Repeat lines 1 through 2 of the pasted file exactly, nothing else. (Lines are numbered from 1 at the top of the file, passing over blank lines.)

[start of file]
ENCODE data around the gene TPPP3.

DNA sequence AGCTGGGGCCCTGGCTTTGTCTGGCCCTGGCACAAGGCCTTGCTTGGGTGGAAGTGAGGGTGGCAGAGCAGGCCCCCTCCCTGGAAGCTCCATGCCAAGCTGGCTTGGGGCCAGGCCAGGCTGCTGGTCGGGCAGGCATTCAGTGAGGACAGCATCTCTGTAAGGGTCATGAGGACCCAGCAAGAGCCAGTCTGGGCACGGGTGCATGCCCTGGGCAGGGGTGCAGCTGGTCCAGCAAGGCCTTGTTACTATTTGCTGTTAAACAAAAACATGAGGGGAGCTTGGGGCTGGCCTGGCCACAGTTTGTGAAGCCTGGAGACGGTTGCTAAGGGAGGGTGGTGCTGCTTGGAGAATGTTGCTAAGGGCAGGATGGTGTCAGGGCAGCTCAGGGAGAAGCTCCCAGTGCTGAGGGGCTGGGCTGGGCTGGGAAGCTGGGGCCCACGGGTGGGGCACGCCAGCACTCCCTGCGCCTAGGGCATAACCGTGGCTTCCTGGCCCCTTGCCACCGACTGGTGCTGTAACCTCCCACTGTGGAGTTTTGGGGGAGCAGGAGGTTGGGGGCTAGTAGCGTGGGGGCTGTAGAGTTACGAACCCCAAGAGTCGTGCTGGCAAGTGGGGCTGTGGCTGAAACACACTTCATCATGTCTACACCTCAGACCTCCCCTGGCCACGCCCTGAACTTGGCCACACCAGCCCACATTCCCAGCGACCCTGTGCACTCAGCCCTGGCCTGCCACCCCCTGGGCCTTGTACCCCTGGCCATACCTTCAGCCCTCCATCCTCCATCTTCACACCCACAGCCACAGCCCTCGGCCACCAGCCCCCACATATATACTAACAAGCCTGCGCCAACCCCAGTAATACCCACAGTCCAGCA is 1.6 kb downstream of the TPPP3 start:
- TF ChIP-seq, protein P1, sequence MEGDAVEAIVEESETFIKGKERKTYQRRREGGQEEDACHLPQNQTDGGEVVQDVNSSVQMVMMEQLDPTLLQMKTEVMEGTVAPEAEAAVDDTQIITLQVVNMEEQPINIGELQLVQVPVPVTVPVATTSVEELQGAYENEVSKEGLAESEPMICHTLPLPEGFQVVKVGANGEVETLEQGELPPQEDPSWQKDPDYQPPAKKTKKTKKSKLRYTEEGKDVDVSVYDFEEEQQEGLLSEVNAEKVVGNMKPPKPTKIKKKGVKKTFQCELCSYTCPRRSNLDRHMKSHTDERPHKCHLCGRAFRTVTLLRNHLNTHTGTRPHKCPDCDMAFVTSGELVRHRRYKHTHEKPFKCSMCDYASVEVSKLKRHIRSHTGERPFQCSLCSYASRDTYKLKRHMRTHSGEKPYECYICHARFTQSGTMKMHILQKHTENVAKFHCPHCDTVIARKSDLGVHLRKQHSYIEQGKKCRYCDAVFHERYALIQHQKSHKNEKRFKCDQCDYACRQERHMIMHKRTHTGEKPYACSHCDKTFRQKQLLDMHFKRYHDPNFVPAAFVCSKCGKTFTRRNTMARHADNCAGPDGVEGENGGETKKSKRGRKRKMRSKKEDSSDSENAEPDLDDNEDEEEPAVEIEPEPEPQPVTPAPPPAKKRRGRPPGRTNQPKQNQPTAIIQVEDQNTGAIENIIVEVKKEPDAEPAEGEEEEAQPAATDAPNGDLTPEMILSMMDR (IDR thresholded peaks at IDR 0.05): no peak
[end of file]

ENCODE data around the gene TPPP3.

DNA sequence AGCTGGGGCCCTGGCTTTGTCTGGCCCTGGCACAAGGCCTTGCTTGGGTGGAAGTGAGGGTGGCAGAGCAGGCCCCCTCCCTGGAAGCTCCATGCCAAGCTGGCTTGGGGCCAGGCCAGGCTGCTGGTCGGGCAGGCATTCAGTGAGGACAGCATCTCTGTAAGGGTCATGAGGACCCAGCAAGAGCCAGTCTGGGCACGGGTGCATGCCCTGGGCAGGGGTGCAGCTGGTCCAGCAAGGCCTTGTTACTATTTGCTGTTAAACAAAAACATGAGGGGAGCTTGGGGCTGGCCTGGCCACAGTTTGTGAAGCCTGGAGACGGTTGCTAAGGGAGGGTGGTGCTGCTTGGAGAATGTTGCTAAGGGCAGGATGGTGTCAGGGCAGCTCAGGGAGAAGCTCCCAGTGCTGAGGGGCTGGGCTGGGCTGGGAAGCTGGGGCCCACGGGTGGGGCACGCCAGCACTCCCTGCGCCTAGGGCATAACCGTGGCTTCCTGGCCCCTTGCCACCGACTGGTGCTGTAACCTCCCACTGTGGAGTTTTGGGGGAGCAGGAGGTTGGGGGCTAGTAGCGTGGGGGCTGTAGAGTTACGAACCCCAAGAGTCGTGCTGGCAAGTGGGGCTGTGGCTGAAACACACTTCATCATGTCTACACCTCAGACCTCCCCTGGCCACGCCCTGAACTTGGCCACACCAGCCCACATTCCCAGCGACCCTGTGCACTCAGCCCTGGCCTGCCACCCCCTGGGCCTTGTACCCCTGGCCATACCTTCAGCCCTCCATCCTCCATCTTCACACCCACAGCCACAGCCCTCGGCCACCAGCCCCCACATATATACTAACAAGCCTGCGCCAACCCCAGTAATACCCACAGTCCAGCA is 1.6 kb downstream of the TPPP3 start: